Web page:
Who's in Charge?: Free Will and the Science of the Brain (Hardcover)
"Big questions are Gazzaniga's stock in trade."
--New York Times
"Gazzaniga is one of the most brilliant experimental neuroscientists in the world."
"Gazzaniga stands as a giant among neuroscientists, for both the quality of his research and his ability to communicate it to a general public with infectious enthusiasm."
--Robert Bazell, Chief Science Correspondent, NBC News
The author of Human, Michael S. Gazzaniga has been called the "father of cognitive neuroscience." In his remarkable book, Who's in Charge?, he makes a powerful and provocative argument that counters the common wisdom that our lives are wholly determined by physical processes we cannot control. His well-reasoned case against the idea that we live in a "determined" world is fascinating and liberating, solidifying his place among the likes of Oliver Sacks, Antonio Damasio, V.S. Ramachandran, and other bestselling science authors exploring the mysteries of the human brain.
“Gazzaniga is a towering figure in contemporary neurobiology. . . . Who’s in Charge? is a joy to read.”
-Wall Street Journal
“A fascinating, accessible, and often humorous read for anyone with a brain! And a must-read for neuroscientists, psychologists, psychiatrists, and criminal attorneys.”
-Library Journal (starred review)
“Fascinating. . . . Gazzaniga uses a lifetime of experience in neuroscientific research to argue that free will is alive and well.”
“Terrific. . . . [An] engrossing study of the mechanics of thought.”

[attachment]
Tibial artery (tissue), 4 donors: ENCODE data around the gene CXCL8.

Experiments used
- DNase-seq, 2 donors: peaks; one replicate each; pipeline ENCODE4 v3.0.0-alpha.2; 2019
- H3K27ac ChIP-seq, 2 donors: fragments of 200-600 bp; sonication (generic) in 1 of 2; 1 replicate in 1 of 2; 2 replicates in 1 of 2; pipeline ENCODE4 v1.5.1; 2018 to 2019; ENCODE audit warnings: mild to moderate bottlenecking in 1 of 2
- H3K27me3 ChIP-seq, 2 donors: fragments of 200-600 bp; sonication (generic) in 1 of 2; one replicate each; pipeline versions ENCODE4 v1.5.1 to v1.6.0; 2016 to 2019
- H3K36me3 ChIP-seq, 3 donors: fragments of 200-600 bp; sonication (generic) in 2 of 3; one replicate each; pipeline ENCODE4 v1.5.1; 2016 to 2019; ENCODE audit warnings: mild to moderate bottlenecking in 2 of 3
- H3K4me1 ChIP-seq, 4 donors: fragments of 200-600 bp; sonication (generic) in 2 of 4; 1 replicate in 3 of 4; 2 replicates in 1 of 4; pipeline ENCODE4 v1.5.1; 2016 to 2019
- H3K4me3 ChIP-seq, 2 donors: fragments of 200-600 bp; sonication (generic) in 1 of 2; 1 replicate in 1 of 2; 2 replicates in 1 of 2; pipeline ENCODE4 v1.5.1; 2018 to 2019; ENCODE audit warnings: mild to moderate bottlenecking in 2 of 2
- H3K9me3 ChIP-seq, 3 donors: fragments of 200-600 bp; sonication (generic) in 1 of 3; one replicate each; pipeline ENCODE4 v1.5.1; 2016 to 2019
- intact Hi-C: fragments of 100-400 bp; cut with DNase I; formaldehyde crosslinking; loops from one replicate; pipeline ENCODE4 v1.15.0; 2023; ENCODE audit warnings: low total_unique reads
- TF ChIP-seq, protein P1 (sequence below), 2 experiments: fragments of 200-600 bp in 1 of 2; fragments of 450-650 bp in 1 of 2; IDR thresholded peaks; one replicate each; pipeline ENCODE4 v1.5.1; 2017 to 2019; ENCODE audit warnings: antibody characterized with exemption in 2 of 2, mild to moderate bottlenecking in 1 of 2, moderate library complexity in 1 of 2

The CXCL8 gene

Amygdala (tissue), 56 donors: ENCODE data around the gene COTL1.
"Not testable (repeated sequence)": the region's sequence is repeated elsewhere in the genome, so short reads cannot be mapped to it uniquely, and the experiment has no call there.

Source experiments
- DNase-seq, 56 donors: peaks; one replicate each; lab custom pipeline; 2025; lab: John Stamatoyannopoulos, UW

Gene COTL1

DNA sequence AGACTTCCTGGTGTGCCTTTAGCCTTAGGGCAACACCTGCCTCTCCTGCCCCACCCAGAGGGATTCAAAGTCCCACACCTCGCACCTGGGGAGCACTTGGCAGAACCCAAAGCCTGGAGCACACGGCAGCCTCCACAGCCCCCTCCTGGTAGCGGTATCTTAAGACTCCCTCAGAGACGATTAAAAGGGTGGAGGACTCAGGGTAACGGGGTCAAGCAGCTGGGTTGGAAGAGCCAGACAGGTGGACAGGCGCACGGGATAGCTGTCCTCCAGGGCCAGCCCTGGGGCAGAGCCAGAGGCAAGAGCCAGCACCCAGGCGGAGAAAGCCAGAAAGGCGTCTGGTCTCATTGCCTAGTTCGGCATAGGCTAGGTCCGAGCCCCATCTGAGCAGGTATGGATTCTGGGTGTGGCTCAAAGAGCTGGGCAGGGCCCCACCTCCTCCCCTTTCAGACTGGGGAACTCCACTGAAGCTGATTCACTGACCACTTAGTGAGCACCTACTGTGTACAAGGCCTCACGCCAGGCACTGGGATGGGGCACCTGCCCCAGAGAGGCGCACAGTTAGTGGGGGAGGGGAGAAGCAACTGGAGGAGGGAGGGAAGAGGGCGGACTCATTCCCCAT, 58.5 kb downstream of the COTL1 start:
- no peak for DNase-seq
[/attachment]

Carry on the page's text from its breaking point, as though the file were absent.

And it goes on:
“A fascinating affirmation of our essential humanity.”
“From one of the world’s leading thinkers comes a thought-provoking book on how we think and how we act. . . . An exciting, stimulating, and at times even funny read that helps us further understand ourselves, our actions, and our world.”
-CNBC.com, Best Books for the Holidays
“An utterly captivating and fascinating read that addresses issues of consciousness and free will and, in the end, offers suggestions as to how these ideas may or may not inform legal matters.”
“[The] scope of Michael S. Gazzaniga’s Who’s in Charge? is huge—it tackles the age-old debate of free will [and] offers a lot to consider about what Gazzaniga deems the ‘scientific problem of the century.’”
“Fascinating. . . . [An] intriguing and persuasive treatment of the moral implications of modern neuroscience.”
“This exciting, stimulating, and sometimes even funny book challenges us to think in new ways about that most mysterious part of us—the part that makes us think we’re us.”
-Alan Alda, actor and host of Scientific American Frontiers